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4 of the Best Microhistory Books

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Alice Burton

Staff Writer

Chicagoan and aspiring cryptozoologist Alice Burton has a B.A. in Comparative Literature and is an Archives Assistant with the Frances Willard Historical Society. When not booking or historying, she is singing soprano wherever people will have her. She will watch any documentary on Neanderthals or giant extinct animals, and has a Stockholm Syndrome-like love for Chicago and its winters. Blog: Reading Rambo Twitter: @itsalicetime

This list of some of the best microhistory books was originally published in our nonfiction newsletter, True Story. Sign up for it here to get nonfiction news, reviews, deals, and more!

Remember when microhistories were new and fun, and then everyone writing a book started being like, “I know — ‘The Thimble and How it Changed Everything'”? Well, despite the possible oversaturation of the microhistory market, I think they can still be FUN. So let’s check some out:

Cod: A Biography of the Fish that Changed the World

Cod: A Biography of the Fish that Changed the World by Mark Kurlansky

I honestly think this is the main example of microhistories that always comes to mind, mainly because it was so weird in 1998 that someone wrote a book all about cod. Did Kurlansky start the trend? PERHAPS. He did also write the one on salt. His theory here seems to be that without cod, people would’ve just sat around not eating, and the Basque people would’ve had nothing to sell. INTERESTING STUFF.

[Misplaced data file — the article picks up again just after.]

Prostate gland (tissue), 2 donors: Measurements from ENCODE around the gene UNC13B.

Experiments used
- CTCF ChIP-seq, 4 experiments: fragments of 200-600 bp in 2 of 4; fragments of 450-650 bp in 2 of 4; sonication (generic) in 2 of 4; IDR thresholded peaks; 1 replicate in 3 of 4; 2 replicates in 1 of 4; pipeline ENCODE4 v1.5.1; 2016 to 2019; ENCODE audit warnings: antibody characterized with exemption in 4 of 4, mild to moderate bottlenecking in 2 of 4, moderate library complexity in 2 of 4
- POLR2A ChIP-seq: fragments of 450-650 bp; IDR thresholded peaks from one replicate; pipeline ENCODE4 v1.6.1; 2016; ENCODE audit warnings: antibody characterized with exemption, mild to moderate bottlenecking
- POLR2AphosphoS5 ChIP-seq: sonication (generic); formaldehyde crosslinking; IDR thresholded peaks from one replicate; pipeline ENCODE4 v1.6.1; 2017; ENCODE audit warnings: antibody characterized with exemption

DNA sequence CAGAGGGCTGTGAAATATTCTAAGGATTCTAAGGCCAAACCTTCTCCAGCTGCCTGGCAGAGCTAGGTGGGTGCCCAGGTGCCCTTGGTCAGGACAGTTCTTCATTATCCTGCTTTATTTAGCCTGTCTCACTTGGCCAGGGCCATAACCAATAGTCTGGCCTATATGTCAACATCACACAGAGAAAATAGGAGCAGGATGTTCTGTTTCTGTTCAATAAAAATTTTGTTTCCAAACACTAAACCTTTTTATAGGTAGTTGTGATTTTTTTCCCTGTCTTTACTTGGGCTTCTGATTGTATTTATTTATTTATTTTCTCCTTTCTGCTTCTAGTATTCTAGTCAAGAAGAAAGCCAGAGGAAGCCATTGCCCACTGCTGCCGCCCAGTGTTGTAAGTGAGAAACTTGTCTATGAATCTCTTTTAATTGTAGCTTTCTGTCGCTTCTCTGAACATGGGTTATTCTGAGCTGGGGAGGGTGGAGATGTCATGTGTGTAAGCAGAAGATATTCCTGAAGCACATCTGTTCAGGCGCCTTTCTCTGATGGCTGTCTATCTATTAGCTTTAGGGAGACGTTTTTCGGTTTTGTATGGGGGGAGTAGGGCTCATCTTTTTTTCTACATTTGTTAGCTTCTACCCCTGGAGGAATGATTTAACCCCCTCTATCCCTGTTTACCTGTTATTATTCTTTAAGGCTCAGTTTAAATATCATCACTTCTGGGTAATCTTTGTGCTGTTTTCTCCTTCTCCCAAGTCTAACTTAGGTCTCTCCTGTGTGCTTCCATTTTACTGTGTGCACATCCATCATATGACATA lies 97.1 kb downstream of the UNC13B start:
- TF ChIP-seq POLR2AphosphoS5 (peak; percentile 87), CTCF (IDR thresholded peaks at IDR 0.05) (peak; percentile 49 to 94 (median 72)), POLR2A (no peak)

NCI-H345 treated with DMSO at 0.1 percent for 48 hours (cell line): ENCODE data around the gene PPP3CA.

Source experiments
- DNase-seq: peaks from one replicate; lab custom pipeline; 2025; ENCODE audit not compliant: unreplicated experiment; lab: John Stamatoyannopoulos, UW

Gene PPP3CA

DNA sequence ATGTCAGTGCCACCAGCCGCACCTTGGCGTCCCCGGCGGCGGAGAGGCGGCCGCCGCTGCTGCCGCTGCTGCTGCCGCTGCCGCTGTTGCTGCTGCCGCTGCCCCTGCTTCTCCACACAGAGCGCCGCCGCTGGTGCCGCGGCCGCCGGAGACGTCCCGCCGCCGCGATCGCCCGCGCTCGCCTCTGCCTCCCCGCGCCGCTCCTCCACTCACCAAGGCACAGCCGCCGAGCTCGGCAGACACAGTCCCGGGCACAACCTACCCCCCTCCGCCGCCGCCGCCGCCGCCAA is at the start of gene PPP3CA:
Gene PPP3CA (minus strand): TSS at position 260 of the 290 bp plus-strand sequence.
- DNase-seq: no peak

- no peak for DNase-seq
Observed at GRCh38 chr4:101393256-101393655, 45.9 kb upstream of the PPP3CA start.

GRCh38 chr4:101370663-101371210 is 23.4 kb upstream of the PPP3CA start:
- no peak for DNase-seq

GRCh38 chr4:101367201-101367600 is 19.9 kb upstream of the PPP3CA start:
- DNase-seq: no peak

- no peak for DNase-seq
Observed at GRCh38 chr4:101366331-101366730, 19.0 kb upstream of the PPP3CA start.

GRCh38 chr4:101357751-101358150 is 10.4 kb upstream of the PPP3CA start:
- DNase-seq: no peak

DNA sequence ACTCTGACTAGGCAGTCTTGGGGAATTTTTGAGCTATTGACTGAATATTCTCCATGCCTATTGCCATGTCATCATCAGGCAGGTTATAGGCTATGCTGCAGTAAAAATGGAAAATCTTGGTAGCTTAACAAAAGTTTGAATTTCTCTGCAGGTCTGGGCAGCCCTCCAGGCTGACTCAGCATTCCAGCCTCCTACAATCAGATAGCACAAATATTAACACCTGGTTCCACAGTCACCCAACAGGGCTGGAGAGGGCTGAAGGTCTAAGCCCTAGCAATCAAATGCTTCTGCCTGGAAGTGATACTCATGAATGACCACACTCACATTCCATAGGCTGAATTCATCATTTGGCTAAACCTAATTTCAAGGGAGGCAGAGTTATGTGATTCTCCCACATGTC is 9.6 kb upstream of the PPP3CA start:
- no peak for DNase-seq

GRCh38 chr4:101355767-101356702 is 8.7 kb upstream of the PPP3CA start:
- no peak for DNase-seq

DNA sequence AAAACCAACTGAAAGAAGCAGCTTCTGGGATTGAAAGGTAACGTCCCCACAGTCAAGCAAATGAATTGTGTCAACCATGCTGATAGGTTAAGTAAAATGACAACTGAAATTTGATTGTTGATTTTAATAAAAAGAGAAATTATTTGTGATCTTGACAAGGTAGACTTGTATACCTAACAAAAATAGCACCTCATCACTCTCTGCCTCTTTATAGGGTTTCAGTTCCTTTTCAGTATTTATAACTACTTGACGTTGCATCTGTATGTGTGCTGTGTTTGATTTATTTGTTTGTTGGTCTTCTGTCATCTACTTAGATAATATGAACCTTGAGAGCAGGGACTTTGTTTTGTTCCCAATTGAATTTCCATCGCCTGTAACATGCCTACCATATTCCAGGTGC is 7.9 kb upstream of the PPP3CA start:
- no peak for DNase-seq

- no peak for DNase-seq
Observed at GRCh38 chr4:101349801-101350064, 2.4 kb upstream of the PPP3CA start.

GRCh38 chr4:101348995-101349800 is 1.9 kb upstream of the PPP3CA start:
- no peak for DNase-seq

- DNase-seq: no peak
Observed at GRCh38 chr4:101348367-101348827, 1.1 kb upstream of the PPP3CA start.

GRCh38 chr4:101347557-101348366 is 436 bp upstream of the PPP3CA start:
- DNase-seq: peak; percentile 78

Brolliology: A History of the Umbrella in Life and Literature

Brolliology: A History of the Umbrella in Life and Literature by Marion Rankine

Imagine it. Someone asks you what you’re reading and you say, “Oh, just Brolliology: A History of the Umbrella.” Saying “brolliology” is extremely fun, but also, think of how long in human history we just did not have umbrellas and how extremely annoying the rain must have been. When did that annoyance lessen due to the umbrella’s invention! Find it out here.

The History of White People by Nell Irvin Painter

Historian Painter looks at the last two thousand years and “not only the invention of race but also the frequent praise of “whiteness” for economic, scientific, and political ends.” This history starts with the ancient Greeks and ends in the 21st century. If you want some solid facts about the invention of whiteness, check this out.

Cubed: The Secret History of the Workplace by Nikil Saval

Am I adding this because For Real‘s Kim liked it? Yes. Kim has good taste. Also, why not take a moment when a good percentage of the workforce is suddenly NOT in an office and see why we ended up in offices in the first place. This is the “fascinating, often funny, and sometimes disturbing anatomy of the white-collar world and how it came to be the way it is—and what it might become.”